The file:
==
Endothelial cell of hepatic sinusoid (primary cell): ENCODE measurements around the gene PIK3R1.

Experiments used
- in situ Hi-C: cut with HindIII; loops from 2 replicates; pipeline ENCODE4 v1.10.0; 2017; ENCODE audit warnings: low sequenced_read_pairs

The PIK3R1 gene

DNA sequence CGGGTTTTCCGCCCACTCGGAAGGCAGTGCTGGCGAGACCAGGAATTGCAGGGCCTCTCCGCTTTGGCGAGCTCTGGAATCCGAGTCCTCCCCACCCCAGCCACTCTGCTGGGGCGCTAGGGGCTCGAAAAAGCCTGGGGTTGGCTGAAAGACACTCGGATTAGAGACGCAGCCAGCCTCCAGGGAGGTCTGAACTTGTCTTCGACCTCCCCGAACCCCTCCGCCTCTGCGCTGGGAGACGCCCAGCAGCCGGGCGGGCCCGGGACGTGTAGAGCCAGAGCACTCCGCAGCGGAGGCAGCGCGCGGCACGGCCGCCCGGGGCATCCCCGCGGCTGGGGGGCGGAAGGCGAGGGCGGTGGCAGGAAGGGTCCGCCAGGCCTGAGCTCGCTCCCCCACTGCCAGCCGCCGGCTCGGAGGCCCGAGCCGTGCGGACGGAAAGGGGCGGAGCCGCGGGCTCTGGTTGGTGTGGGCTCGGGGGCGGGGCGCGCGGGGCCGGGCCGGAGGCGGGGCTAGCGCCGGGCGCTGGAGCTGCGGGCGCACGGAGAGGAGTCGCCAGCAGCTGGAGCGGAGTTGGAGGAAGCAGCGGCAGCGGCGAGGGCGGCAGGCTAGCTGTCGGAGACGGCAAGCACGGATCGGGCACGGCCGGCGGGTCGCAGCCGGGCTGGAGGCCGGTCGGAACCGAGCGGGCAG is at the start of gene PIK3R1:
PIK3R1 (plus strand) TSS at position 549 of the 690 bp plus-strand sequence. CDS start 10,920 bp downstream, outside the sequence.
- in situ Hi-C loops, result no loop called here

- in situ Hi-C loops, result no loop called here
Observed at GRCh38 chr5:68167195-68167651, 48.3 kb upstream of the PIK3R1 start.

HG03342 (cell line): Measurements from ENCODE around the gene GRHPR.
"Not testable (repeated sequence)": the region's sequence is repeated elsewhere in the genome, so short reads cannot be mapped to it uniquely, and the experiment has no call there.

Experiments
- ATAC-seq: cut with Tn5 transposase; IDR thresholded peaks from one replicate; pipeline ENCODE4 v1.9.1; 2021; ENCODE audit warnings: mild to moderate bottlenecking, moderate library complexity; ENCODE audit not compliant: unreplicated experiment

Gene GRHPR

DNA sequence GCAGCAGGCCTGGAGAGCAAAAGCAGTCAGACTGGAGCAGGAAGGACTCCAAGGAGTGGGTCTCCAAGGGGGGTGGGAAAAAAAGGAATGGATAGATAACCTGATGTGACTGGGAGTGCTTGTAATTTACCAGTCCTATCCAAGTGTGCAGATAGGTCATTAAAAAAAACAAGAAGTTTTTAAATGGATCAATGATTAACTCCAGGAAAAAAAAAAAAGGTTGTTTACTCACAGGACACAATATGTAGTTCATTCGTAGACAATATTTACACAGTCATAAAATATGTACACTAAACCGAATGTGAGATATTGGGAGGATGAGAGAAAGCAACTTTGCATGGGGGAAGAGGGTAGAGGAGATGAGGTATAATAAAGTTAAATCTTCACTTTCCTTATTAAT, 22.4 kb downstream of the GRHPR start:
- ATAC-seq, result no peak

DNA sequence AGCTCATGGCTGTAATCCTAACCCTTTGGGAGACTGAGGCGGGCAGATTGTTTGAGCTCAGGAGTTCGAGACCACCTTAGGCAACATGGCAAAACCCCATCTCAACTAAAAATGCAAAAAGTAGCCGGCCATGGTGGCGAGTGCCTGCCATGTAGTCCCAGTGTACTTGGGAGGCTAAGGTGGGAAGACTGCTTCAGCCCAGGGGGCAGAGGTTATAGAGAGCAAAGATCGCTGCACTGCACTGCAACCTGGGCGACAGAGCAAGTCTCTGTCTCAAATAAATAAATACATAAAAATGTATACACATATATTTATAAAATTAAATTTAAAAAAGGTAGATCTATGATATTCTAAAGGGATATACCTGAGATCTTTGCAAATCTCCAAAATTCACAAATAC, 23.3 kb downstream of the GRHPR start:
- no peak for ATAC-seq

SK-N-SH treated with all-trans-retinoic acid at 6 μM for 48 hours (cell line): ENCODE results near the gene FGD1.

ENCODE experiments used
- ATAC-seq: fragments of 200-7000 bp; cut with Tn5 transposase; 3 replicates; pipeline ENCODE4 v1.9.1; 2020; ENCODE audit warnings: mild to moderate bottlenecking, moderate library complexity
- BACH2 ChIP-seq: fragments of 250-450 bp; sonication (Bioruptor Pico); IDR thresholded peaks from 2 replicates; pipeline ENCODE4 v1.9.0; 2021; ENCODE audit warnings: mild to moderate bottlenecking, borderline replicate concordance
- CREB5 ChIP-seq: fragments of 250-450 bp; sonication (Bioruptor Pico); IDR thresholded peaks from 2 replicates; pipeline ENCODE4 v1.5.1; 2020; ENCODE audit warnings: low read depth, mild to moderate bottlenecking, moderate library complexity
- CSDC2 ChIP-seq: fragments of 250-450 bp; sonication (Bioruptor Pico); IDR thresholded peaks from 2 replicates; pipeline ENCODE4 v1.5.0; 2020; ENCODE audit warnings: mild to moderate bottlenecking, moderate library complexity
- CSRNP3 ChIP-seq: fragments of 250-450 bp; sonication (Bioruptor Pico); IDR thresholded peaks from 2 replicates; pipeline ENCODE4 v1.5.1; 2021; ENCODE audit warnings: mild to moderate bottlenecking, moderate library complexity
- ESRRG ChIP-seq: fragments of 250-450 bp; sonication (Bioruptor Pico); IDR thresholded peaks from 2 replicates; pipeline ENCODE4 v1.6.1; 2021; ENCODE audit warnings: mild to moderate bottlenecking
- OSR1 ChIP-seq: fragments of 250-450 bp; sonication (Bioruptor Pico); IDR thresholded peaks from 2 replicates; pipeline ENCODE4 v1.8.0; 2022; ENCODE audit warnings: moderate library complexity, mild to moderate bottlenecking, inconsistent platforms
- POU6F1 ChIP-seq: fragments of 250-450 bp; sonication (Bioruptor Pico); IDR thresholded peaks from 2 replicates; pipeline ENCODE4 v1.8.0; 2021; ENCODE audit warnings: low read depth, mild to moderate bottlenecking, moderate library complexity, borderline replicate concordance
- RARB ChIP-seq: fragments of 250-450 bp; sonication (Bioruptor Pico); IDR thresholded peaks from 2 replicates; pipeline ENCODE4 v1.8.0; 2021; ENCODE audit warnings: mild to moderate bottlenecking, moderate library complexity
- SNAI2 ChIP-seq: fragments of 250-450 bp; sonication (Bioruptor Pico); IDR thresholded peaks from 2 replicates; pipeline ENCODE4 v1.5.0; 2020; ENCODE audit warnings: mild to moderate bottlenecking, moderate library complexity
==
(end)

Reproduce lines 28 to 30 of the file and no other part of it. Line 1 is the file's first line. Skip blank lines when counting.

- POU6F1 ChIP-seq: fragments of 250-450 bp; sonication (Bioruptor Pico); IDR thresholded peaks from 2 replicates; pipeline ENCODE4 v1.8.0; 2021; ENCODE audit warnings: low read depth, mild to moderate bottlenecking, moderate library complexity, borderline replicate concordance
- RARB ChIP-seq: fragments of 250-450 bp; sonication (Bioruptor Pico); IDR thresholded peaks from 2 replicates; pipeline ENCODE4 v1.8.0; 2021; ENCODE audit warnings: mild to moderate bottlenecking, moderate library complexity
- SNAI2 ChIP-seq: fragments of 250-450 bp; sonication (Bioruptor Pico); IDR thresholded peaks from 2 replicates; pipeline ENCODE4 v1.5.0; 2020; ENCODE audit warnings: mild to moderate bottlenecking, moderate library complexity